La Chiva Gantiva – Live @ The Jazz Cafe
aaamusic | On 03, May 2014
You won’t even need to drink a Red Bull to jump and shout all night. La Chiva Gantiva is already a surrogate of caffeine, taurine and vitamin, which will shock you with no compromises. They play for a little more than an hour, but in a much shorter interval, they are able to turn the world upside down, to inflame the audience and to attract it into a spiral of rhythms and dances.
The credit for their unstoppable drive belongs not only to their feisty character, but also to their skills: they are both overwhelming stage animals and dexterous musicians. And their recent show at The Jazz Cafe is an all-involving example. Unfortunately, because of the conjunction with the tube strike, the public is not copious, but that goes in favour of both the extemporaneous and the practiced dancers which rapidly take possession of the dance-floor under the stage.
With a set list that prefers and promotes their recently published album Vivo, the multicultural and stateless ensemble does justice to an opera which sounds sometimes compelled, restricted in the phonographic support dimension. Its chosen dimension is the live one. In flesh and blood, rhythm and energy, La Chiva Gantiva can express their vitality; they can give their best. They need just few beats of “Vivo” to fire up the night, and then it’s all downhill. ‘Para Arriba’, ‘Estrenand’o and ‘Pigeon’ are what they need to lead off the dance. The explosive charge of their singer, the Colombian born Rafael Espinel, does the rest.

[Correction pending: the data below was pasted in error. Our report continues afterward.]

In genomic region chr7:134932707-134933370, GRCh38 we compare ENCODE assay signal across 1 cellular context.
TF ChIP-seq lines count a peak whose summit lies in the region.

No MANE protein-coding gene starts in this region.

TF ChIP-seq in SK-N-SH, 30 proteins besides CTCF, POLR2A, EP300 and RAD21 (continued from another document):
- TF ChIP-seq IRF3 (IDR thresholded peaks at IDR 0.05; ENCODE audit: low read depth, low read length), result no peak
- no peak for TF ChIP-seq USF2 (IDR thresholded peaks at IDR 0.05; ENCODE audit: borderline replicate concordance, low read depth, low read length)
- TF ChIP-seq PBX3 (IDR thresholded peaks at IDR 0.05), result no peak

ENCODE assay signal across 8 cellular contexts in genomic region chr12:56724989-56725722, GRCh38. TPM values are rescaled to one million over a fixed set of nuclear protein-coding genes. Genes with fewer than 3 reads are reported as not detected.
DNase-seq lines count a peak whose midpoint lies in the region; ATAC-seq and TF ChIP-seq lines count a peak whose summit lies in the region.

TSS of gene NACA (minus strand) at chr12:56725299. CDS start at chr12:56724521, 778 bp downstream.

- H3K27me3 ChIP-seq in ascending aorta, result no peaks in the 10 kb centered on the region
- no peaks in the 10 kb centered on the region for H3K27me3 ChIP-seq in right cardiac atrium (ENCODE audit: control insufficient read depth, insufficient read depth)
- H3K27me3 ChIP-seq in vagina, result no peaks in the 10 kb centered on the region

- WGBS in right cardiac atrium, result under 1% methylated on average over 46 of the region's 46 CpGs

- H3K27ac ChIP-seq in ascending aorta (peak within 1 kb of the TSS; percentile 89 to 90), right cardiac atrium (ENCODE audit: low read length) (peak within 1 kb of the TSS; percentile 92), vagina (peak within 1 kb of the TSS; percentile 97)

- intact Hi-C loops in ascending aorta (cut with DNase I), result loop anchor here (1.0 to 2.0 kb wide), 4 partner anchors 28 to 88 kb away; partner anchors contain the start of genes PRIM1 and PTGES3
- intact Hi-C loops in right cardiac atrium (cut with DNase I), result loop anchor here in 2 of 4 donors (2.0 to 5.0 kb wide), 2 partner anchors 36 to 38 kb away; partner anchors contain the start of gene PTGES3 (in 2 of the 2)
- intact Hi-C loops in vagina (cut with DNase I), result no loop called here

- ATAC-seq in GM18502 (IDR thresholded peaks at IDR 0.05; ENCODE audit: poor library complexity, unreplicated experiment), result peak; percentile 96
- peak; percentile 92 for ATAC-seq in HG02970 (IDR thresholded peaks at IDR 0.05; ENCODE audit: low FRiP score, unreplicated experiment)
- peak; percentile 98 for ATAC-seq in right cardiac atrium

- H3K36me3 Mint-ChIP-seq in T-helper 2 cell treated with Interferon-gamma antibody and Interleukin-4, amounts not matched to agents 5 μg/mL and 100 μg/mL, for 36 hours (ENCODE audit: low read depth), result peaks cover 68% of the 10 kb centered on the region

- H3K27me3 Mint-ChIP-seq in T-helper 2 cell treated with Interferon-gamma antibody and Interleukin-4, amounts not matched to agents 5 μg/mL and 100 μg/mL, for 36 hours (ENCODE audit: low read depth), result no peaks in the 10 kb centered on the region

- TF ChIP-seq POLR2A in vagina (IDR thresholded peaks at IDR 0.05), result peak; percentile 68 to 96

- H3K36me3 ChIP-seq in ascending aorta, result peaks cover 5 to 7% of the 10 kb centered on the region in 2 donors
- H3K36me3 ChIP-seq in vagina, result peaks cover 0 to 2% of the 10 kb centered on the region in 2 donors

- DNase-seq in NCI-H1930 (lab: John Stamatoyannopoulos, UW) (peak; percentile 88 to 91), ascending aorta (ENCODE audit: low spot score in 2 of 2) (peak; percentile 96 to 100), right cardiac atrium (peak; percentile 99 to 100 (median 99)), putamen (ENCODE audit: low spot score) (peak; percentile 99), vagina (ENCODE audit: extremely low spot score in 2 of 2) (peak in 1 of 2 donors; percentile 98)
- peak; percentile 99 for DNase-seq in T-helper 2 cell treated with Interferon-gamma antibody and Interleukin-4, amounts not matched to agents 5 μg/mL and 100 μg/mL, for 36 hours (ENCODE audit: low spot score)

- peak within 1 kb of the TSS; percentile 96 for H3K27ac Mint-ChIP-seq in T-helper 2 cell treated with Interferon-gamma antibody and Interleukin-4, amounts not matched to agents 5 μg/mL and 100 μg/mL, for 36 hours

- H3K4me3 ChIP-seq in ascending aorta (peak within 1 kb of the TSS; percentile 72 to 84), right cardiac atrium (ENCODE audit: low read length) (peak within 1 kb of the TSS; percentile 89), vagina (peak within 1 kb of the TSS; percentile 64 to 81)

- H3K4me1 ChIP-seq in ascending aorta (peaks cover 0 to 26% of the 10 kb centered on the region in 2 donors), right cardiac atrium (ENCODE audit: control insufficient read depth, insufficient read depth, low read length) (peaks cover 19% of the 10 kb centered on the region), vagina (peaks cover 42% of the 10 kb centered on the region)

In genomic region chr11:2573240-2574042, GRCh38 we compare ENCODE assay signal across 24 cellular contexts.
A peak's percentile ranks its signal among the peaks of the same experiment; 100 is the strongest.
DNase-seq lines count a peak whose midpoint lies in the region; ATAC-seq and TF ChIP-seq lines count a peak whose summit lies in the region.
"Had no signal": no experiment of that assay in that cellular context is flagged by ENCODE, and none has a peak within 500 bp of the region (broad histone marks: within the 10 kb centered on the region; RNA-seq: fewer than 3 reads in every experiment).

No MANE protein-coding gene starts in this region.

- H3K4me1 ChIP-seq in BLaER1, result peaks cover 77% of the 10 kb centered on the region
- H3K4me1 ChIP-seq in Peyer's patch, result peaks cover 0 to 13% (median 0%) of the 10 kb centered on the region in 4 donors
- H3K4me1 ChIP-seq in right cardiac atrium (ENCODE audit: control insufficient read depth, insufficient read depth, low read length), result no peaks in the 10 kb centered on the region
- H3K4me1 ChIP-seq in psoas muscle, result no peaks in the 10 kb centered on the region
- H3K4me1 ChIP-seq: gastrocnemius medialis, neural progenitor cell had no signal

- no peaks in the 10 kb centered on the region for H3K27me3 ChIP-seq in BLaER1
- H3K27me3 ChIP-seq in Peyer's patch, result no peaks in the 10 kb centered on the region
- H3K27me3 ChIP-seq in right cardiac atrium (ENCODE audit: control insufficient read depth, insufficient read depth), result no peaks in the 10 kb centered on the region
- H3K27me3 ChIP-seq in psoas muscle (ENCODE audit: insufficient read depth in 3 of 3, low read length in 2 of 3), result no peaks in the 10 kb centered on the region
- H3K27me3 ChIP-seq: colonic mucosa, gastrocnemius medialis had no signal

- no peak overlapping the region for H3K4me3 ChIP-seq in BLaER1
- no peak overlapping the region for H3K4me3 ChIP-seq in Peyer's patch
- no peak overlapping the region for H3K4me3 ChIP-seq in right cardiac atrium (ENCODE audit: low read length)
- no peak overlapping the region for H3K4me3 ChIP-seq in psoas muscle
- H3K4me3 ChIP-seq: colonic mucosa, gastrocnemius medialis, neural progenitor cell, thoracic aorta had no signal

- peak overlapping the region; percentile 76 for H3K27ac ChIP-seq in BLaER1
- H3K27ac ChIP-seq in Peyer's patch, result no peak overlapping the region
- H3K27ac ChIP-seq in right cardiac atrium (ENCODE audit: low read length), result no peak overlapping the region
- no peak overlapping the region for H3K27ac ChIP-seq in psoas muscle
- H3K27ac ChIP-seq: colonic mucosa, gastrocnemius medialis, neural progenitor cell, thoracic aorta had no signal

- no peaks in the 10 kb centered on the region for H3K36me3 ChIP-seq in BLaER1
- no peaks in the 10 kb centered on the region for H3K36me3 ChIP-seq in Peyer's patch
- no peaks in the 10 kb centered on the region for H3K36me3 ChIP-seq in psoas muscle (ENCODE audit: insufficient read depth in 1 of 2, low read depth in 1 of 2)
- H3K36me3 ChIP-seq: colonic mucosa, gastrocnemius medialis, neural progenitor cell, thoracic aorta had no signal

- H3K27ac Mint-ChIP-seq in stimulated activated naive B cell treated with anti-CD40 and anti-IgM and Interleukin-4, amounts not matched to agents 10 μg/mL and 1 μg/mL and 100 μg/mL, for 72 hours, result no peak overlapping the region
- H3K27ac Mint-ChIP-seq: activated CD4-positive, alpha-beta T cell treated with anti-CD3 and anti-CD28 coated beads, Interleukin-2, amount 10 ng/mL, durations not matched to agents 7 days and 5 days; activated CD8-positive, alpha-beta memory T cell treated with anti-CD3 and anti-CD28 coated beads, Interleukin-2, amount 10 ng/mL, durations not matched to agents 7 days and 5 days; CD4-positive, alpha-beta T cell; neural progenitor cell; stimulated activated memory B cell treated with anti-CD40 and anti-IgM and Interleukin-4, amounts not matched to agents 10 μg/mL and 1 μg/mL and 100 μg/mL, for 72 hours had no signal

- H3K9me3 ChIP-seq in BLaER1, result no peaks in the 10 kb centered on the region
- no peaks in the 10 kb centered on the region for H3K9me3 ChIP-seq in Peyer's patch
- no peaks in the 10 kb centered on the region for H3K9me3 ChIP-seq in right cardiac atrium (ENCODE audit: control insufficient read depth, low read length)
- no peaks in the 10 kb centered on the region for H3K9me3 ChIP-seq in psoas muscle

The gig is a constant invitation to let the mind and the body loose, to go wild with an earthly, untamed sound. Some favorites from their first work Pelao, like ‘Por Eso Cant’o, ‘Chofe’r and ‘Pa Ke Gozen’ alternate themselves to more recent spiced up songs like ‘La Pecosa’, ‘Wepaje’ and ‘El Valor’. No worries, anxiety or complications. A La Chiva Gantiva gig bursts of happiness from every pore.
Next to Rafael also the light-hearted seriousness of Felipe Deckers, the skilled guitar player; the alluring movements of Natalia the other Colombian representative of the band and the amusing duet formed by the Vietnamese Tuan Ho Duc and Belgian clarinetist Florian Doucet show how much cohesive is the band’s sound and being carried away is unavoidable.
No matter how fit you are, keeping up with the septet is a both strenuous and liberating physical exercise. Step after step, move after move, drop of sweat after drop of sweat, the explosive mixture of rock, funk and more characteristic Afro-beat and Latin rhythms trigger the time bomb, which punctually explodes with the final ‘La Chiva’.
So, unless you’re a decaffeinate fan, catch them during their ongoing world tour.